What is in this article?:
- Goodyear to Close French Plant, Lose 1,100 Jobs
- Hit to the French Economy
Production of low-end tires for passenger vehicles and farm equipment at the plant resulted in a loss in 2011 of $83 million.
PARIS -- Goodyear Tire & Rubber Co. (IW 1000/192) said on Thursday that it was set to close a loss-making plant in Amiens, northern France, which employs 1,173 workers, following a long struggle with trades unions.
"Closing the factory is the only option after five years of unsuccessful negotiations," said a statement issued by Goodyear Dunlop Tires France.
It added that the plan had been presented to a works committee and would be the basis of talks with workers' representatives.
Chairman Henry Dumortier said: "We are fully aware of the impact of the announcement we are making today and the plan's heavy consequences for staff, their families and local communities."
He added: "We are deeply disappointed that five years of negotiations were not enough to reach a compromise with representatives of workers at Amiens Nord. Today's announcement was the only option left to us."
Production of low-end tires for passenger vehicles and farm equipment at the plant resulted in a loss in 2011 of 61 million euros (US$83 million) according to Goodyear figures.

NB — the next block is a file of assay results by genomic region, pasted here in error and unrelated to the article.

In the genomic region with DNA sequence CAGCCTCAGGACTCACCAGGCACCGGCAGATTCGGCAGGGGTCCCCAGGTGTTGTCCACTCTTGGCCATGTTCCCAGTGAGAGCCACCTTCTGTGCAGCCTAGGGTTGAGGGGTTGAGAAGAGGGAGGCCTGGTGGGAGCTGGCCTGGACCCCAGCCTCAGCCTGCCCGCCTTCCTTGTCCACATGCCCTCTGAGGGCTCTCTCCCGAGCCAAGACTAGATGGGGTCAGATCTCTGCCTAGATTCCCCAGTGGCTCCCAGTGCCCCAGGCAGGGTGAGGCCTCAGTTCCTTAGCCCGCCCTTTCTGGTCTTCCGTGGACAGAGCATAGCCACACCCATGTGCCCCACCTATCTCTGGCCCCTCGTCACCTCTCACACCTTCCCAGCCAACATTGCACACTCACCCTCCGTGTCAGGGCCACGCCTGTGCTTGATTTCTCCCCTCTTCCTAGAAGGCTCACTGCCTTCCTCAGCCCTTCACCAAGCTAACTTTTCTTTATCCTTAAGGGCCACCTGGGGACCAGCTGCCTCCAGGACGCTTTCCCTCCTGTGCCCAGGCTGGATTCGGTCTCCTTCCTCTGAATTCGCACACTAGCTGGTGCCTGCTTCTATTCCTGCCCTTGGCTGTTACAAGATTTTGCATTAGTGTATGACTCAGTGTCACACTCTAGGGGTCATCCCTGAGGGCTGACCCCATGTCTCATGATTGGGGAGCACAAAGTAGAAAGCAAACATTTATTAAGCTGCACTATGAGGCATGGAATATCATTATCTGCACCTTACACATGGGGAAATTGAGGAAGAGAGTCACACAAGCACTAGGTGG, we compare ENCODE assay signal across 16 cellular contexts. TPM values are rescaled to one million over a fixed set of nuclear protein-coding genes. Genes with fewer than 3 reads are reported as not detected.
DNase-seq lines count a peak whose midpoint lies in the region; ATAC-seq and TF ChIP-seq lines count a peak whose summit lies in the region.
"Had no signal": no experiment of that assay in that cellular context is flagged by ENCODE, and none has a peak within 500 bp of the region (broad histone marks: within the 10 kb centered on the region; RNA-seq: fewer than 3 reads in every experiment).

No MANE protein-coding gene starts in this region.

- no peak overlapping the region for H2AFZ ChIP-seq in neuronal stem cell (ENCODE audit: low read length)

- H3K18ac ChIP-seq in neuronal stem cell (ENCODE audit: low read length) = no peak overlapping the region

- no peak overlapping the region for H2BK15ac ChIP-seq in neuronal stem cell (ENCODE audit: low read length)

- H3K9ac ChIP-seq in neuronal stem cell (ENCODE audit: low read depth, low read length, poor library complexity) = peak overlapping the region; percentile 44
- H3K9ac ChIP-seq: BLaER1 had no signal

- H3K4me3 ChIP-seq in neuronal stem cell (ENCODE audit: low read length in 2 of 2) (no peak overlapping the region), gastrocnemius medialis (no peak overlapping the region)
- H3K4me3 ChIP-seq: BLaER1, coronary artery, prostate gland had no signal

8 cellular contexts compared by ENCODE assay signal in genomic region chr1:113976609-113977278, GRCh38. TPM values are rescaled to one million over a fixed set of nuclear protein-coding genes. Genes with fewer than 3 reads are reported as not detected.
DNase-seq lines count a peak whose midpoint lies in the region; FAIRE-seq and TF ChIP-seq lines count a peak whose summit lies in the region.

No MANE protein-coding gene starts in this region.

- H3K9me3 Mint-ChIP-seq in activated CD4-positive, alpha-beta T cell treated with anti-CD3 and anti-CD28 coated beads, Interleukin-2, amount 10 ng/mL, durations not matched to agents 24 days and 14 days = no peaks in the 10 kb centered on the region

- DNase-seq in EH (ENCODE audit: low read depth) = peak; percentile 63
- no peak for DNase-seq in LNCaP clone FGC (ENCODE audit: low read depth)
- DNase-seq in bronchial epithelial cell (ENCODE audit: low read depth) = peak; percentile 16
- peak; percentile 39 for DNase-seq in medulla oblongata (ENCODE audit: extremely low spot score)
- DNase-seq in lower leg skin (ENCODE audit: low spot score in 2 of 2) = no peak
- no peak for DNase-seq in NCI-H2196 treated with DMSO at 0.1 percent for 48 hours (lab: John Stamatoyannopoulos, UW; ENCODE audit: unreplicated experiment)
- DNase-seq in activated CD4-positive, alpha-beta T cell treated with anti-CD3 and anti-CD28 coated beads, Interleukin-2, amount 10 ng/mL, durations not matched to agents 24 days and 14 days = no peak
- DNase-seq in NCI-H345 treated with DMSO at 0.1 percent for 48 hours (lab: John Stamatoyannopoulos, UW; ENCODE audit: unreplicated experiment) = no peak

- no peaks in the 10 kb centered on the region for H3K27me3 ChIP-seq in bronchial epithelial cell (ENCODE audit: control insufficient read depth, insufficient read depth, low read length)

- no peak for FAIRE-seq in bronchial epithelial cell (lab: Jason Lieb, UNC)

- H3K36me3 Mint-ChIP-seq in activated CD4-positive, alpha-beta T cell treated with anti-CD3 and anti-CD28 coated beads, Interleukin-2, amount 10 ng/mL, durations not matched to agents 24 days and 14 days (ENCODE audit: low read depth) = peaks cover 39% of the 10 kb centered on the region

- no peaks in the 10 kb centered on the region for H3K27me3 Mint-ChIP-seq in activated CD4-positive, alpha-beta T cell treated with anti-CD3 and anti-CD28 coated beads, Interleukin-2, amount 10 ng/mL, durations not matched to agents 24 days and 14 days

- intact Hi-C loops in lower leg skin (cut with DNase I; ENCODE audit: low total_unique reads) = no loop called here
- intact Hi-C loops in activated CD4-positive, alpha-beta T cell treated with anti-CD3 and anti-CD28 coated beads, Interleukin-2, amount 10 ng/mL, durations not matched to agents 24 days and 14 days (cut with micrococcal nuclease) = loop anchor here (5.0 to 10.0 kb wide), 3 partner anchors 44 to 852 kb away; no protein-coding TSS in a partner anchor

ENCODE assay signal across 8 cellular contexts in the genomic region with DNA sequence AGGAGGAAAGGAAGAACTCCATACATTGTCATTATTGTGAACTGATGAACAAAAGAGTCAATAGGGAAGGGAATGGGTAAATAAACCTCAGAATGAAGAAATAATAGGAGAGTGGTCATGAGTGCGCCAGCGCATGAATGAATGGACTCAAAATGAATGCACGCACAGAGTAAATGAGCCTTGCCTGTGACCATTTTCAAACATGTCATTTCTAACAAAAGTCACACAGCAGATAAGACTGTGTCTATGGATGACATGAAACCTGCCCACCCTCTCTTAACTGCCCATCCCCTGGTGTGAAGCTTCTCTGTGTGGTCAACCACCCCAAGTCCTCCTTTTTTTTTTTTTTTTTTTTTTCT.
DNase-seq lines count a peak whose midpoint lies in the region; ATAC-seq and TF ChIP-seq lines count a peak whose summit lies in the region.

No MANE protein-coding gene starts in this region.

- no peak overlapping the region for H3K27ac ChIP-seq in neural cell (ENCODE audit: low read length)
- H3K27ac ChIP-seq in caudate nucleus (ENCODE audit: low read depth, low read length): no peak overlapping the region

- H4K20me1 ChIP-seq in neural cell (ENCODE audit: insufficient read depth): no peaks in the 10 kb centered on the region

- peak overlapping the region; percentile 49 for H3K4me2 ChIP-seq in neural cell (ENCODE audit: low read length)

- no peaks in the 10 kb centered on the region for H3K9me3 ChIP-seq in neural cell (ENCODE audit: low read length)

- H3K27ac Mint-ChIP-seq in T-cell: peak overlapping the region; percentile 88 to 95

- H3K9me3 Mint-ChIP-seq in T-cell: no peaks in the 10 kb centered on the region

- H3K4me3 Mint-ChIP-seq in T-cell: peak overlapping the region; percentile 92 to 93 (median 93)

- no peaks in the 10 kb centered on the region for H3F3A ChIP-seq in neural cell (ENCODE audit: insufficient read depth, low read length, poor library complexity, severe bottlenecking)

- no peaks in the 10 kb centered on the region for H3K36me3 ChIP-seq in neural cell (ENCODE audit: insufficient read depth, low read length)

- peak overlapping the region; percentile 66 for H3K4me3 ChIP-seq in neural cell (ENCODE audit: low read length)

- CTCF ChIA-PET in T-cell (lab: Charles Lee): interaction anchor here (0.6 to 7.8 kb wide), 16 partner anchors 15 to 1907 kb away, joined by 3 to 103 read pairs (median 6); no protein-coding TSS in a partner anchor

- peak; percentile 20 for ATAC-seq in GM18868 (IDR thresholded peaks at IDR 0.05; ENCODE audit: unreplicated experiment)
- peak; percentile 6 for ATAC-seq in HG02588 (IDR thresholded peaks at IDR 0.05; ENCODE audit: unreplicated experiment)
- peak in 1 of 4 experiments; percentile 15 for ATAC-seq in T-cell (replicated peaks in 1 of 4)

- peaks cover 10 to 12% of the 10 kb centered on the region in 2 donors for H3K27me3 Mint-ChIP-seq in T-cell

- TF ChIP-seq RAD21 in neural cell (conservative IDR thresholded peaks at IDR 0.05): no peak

The decision was taken against a background of weaker demand for autos that threatens 20,000 jobs in France, where the new government has vowed to stem rising unemployment this year.
In addition to Goodyear, automakers Peugeot Citroen and Renault have announced restructuring programs that combined could see almost 19,500 jobs eliminated by 2016.
Franck Jurek, a leader of the CGT trade union at the Goodyear plant, said: "We have been battling for six years against 400, 800, 1,200 job cuts, we are going to keep fighting."
A new works committee meeting was scheduled for February 12, the CGT said, while forecasting a big turnout by workers.
Goodyear said that closing the tire plant was a decision "aimed at remaining competitive in the tourism and agricultural sectors."
A spokesman told Dow Jones Newswires the company faced "a very difficult economic situation with tough competition from Asian countries and a constant decline in demand."